While you’re waiting…

Hillary Rodham Clinton is not the only person searching for the answer to the question “ what happened?” in the 2016 U.S. presidential election as her recently published memoir was our most requested book in recent weeks. It looks like WPL customers also want that fly-on-the-wall feeling as she leads the reader through what must be one of the most disappointing moments of her political life. The question is what would be a good book to read while you are waiting to read Hillary’s book, What Happened, or to read after you have finished it – in that post-reading glow you have when a book is finished and you want to continue your reading journey on that theme. Our shelves are bursting with books that can supplement that interest.

You will find other books in our catalogue written about Hillary Clinton and you could dip your toes right back into her own writing with her 2014 book Hard Choices where she provides readers with her perspective on her role as the Secretary of State in the years 2009 to 2013. She wrote this book cautiously, knowing that a presidential run might be in her future, without giving away too many secrets although she is frank about her discouraging loss to Barack Obama in 2008. Hillary recently said that her defeat in the 2016 election would have felt entirely different if it had been to any other Republican candidate and it could be interesting to compare her reactions in these two memoirs.

Maybe you could just take a break from the U.S. election (it’s probably a good idea when you can) and dig into the lives of other remarkable women through their biographical writing. Although Hillary Clinton was born in 1947 and Joni Mitchell in 1943 they have much in common – both have had long careers in the spotlight and faced criticism for making unpopular decisions. In her own words is actually a combination of interviews, photographs and reproductions of Joni’s paintings and could possibly inspire you to take a trip to browse our CD shelves as well. A change of pace and a chance to listen to some fantastic music.

How about a recent memoir by Saudi activist Manal al-Sharif?  It’s still a memoir about a powerful woman but it is the transformational story of one from a modest family who became frustrated by the constrictions of having to be chauffeured around despite having a car in the garage and a license she had obtained while working in the U.S.  In her book, Daring to drive : a Saudi woman’s awakening, she shares her experiences of growing up in a culture where a guardian’s permission was required for virtually all decisions she made in her life and how this helped to transform her into the face of the Women2Drive movement. In September of this year that longstanding ban was overturned and Manal turned to Twitter to say that she is working on her next campaign which is to end guardianship laws with a hashtag #IamMyOwnGuardian.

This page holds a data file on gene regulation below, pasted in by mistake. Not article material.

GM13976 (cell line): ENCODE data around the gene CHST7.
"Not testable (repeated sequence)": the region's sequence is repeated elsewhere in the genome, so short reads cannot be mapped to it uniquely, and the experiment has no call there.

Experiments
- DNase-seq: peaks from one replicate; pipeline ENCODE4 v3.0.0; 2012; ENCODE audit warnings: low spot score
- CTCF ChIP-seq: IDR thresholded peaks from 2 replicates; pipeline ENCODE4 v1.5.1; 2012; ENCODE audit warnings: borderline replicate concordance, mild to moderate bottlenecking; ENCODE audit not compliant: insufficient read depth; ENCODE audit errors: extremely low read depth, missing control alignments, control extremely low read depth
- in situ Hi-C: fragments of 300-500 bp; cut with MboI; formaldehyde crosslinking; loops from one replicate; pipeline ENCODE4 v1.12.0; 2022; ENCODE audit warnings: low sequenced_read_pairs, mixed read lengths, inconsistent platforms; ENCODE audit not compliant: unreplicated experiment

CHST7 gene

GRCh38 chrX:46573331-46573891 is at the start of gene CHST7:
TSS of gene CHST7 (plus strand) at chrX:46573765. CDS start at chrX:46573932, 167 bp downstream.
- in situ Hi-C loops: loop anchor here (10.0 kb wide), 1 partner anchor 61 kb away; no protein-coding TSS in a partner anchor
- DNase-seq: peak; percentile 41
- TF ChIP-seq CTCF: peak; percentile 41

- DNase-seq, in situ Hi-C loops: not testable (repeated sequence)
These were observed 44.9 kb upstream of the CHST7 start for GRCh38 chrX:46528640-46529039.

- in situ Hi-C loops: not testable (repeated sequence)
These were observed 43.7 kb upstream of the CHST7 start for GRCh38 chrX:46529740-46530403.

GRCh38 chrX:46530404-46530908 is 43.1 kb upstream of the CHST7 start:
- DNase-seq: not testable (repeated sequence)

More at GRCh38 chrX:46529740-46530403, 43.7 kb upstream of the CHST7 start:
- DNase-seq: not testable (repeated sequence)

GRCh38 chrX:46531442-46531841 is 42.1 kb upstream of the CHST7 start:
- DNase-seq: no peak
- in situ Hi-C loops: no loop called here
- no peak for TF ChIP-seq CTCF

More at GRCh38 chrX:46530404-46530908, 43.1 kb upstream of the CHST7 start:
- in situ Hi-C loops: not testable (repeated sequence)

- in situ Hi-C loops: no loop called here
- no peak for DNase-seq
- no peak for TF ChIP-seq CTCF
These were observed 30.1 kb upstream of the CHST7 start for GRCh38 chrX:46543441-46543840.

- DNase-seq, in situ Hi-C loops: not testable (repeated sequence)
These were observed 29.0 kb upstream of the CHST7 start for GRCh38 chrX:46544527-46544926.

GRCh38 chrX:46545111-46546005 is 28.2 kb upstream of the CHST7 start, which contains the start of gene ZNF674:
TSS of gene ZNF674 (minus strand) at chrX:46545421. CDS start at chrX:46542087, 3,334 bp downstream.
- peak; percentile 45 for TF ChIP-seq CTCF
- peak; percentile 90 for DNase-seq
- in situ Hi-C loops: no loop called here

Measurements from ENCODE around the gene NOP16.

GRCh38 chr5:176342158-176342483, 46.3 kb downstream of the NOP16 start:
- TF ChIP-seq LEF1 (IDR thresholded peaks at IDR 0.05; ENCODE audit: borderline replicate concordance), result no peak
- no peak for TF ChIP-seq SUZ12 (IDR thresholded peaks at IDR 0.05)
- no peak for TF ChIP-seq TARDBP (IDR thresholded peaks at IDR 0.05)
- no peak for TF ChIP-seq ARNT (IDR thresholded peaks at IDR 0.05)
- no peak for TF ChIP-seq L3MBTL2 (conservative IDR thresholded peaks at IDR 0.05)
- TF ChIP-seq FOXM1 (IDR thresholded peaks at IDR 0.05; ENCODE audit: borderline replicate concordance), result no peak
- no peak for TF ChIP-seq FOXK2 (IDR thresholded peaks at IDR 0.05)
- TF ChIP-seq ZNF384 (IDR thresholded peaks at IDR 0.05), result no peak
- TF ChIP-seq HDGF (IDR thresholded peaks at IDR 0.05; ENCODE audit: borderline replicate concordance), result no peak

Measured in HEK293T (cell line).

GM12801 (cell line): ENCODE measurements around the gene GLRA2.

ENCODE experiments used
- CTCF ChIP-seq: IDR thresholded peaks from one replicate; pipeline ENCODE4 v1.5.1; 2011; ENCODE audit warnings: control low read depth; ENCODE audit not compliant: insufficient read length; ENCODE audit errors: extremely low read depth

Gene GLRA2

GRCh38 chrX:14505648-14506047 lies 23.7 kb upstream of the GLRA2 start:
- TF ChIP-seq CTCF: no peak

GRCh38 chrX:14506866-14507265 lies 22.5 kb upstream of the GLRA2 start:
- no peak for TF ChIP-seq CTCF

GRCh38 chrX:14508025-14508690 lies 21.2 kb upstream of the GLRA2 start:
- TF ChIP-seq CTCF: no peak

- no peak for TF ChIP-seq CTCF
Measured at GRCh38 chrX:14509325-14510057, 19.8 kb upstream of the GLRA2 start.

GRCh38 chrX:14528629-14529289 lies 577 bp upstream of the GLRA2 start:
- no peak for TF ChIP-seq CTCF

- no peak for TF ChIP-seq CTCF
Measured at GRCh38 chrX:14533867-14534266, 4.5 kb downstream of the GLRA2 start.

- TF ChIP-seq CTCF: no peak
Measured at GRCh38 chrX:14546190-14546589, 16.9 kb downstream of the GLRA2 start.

It’s always a good idea to turn to books from home when you are in the mood for a good read. There really is nothing more exciting than when an author references a street name that you are familiar with or you read that they are eating in a restaurant or visiting a hotel that you have been to. Reading Vij Vikram’s 2017 memoir, Vij, is like worldwide travel and cooking inspiration in book form.  lara Hughes is so relatable and can always bring people to their feet whether you are cheering for her on your TV screen, listening to her on the CBC, or reading her 2015 story about her struggle with depression. You could also learn more about our own Canadian politicians with Elizabeth May’s Who we are: reflections on my life and Canada or Tom Mulcair’s Strength of conviction.  It might be a good time for us to reflect on the future of our own country now that we have read, or are going to read, the thoughts of Hillary Clinton.  Using the autobiographical writing of any person can be a fantastic opportunity to sort through your own life – consider where you are going and think about where you have been.  You might have your own ‘what happened’ moment, with or without the question mark.